US tech stocks fell to session lows as falling buying in the struggling sector halted, slowing the best four-day rally in stocks since 2020.
The tech-heavy Nasdaq 100 was little changed while the S&P 500 held on to a lead after Alphabet Inc. and Advanced Micro Devices Inc. pared earlier gains on strong results. Brent crude fell from its highest level in seven years after OPEC+ agreed to another production hike. Treasury yields fell and the dollar weakened.
The start of the year has been volatile, with investors oscillating between concerns about Federal Reserve tightening and confidence in the economic recovery. A strong earnings outlook is helping to ease uncertainty, at least for now. However, many dangers, including stubborn inflation, geopolitical risks and pandemic flare-ups, are still in the background.
“We are seeing a market tussle between the reality of a changing monetary backdrop and what that means for multiples – and possibly economic growth – and what remains good earnings growth, even if profit margins are shrinking. moderating compared to last year,” said Peter Boockvar, chief investment officer at Bleakley Advisory Group.
The Fed’s latest comment hinted at a calibrated approach to raising interest rates to combat high inflation, allaying some concerns that the economy could be hurt by tighter monetary policy. None of the six Fed officials who have spoken so far this week has supported the idea of a half-point rate hike in March, and the most aggressive, James Bullard, chairman of the St. Louis Fed declared five hikes – one more than every quarter. — is “not too bad a bet”.
“Fed officials are walking away from a 50 basis point hike because it suggests the Fed will not aggressively offset a short-term economic rebound,” wrote Dennis DeBusschere, founder of 22V Research. “If true, this would support a significant reversal in cyclicals, higher real yields and the reopening of equity performance.”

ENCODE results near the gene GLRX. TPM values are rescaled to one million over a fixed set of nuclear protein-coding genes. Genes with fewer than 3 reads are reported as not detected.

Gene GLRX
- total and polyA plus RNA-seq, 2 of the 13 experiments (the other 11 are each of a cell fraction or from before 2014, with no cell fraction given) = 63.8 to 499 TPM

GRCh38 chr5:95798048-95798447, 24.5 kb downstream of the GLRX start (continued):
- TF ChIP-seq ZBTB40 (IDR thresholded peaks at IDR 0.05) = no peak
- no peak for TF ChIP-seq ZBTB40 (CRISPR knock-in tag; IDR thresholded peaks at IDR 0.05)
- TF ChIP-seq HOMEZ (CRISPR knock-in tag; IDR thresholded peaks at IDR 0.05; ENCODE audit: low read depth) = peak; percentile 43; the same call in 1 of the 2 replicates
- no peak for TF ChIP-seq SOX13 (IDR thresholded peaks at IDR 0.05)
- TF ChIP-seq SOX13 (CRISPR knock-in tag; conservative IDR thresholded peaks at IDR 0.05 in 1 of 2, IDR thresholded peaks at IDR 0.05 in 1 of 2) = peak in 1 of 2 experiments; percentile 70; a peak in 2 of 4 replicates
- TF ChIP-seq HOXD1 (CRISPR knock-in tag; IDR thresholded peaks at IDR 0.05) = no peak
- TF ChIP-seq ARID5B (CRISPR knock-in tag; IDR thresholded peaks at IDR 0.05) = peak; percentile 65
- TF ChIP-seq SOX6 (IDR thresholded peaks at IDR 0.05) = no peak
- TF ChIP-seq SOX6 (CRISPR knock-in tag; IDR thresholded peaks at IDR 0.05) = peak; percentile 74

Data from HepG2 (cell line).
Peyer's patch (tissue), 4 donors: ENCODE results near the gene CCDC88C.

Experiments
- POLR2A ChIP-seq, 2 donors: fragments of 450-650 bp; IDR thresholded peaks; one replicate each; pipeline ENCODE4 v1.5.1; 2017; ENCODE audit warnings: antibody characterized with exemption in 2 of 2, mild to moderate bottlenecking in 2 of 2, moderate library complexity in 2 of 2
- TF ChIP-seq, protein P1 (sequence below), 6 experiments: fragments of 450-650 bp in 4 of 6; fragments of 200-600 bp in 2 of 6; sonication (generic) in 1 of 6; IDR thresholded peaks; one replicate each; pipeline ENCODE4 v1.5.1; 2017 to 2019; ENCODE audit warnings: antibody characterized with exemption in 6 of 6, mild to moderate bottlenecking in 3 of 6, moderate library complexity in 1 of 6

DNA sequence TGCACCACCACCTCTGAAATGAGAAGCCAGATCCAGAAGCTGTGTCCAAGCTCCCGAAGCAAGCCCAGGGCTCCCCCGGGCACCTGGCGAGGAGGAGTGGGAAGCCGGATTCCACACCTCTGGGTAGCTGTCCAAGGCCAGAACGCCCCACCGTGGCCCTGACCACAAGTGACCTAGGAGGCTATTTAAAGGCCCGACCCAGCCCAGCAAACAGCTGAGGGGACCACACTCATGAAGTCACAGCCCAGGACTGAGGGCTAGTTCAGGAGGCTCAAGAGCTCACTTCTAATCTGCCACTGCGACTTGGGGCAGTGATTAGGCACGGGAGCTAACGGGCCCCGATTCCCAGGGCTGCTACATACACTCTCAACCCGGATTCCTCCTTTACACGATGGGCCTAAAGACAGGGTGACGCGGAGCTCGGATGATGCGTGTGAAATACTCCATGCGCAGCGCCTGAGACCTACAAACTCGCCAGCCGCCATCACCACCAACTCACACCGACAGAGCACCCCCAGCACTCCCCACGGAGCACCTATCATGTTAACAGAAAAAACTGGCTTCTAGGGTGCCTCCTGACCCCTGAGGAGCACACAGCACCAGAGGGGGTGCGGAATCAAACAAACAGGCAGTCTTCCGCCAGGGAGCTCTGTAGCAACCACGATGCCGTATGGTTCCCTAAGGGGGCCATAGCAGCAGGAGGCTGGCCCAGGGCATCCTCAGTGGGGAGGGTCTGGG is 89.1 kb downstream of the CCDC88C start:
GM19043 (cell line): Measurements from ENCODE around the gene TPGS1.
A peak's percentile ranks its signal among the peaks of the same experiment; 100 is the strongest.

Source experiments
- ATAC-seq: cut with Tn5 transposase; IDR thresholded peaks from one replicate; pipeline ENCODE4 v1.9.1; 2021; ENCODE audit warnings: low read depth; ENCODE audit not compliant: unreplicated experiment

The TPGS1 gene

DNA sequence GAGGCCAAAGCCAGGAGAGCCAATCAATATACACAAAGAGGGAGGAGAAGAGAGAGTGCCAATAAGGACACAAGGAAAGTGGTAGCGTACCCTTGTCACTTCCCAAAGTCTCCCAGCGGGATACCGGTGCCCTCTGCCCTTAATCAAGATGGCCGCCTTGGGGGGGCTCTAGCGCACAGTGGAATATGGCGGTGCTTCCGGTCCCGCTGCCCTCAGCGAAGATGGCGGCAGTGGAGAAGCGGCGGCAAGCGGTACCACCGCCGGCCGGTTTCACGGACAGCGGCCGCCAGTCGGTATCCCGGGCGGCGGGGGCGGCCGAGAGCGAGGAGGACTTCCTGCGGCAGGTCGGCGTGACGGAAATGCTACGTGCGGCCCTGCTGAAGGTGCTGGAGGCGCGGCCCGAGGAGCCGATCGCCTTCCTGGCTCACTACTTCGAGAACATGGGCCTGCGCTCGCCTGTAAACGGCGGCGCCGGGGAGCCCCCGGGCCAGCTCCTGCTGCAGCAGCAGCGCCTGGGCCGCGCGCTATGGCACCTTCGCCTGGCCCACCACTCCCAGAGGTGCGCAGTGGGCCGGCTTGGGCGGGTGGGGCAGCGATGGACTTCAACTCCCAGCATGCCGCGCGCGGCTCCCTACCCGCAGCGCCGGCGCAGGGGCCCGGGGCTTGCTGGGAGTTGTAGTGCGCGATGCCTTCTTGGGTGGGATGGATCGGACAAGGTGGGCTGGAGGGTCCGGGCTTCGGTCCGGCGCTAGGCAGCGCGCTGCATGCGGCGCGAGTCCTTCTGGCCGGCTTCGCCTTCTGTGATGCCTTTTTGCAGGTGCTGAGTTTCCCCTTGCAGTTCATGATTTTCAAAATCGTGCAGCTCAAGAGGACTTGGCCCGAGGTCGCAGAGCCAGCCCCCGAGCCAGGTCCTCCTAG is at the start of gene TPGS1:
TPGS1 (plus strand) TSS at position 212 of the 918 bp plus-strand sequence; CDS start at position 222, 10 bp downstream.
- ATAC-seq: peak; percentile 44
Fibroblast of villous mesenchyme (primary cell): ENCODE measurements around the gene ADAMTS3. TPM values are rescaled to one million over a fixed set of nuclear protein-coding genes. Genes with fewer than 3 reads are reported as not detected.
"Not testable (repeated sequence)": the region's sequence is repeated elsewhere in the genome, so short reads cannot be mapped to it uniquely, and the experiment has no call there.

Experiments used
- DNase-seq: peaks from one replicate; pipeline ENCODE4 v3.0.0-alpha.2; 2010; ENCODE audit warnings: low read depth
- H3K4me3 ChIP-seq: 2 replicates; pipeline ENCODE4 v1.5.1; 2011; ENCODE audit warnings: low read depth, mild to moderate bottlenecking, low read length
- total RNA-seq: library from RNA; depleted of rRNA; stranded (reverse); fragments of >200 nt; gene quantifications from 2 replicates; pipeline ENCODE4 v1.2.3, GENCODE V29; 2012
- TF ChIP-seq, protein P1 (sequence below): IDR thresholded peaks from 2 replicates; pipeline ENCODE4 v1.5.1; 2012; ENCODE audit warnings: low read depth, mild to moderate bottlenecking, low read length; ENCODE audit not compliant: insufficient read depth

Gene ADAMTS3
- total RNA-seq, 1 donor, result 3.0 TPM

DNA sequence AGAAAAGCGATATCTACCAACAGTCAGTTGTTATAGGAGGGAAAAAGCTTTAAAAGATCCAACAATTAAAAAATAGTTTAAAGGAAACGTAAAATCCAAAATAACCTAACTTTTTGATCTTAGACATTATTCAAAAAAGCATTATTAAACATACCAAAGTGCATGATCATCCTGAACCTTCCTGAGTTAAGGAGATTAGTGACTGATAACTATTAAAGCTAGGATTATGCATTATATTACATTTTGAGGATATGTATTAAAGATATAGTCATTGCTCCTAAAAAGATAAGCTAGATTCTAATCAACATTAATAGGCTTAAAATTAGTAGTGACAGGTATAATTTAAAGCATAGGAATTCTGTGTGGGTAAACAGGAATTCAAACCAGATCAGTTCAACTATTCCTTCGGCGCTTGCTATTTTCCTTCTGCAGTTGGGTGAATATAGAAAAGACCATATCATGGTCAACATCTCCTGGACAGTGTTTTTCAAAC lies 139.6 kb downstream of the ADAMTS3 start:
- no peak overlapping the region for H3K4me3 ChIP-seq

ADP data ahead of Friday’s jobs report showed U.S. corporate employment contracted the most in January since the early days of the pandemic with the spike in omicron cases. Weak jobs numbers could prompt the Fed to reconsider aggressive rate hikes. However, a decline in employment is not unexpected, with government officials warning of the possibility in recent days.
“It was a weak number compared to surveys, but not a cause for concern for the Fed in its hike plans,” said Adam Shakoor, portfolio manager at Columbia Threadneedle Investments. “The Fed has already telegraphed the labor market as tight and near peak employment at the end of 2021, so we should expect to see some deceleration in those numbers in 2022.”
What to watch this week:
- Earnings are owed by Amazon, Ford Motor, Meta Platforms, Qualcomm, Spotify
- OPEC+ meeting on production, Wednesday
- Eurozone CPI, Wednesday
- Bank of England, European Central Bank Rate Decisions, Thursday
- Fed Board of Governors Confirmation Hearing Thursday
- U.S. factory orders, initial jobless claims, durable goods, Thursday
- U.S. payrolls report for January, Friday
- Kicking off the Winter Olympics in China, Russian President Vladimir Putin is due to attend the opening ceremony on Friday
Some of the major movements in the markets:
- The S&P 500 rose 0.2% from 11:23 a.m. PT
- The Nasdaq 100 has changed little
- The Dow Jones Industrial Average is little changed
- The Stoxx Europe 600 rose 0.5%
- The MSCI World index rose 0.3%
- The Bloomberg Dollar Spot Index fell 0.1%
- The euro rose 0.2% to reach US$1.1294
- The British pound rose 0.3% to reach US$1.3559
- The Japanese yen rose 0.3% to 114.37 per dollar
- The yield on 10-year Treasury bills fell three basis points to 1.76%
- Germany’s 10-year yield was little changed at 0.04%
- The UK 10-year yield fell five basis points to 1.25%
- West Texas Intermediate crude fell 0.7% to US$87.57 a barrel
- Gold futures rose 0.4% to US$1,809.40 an ounce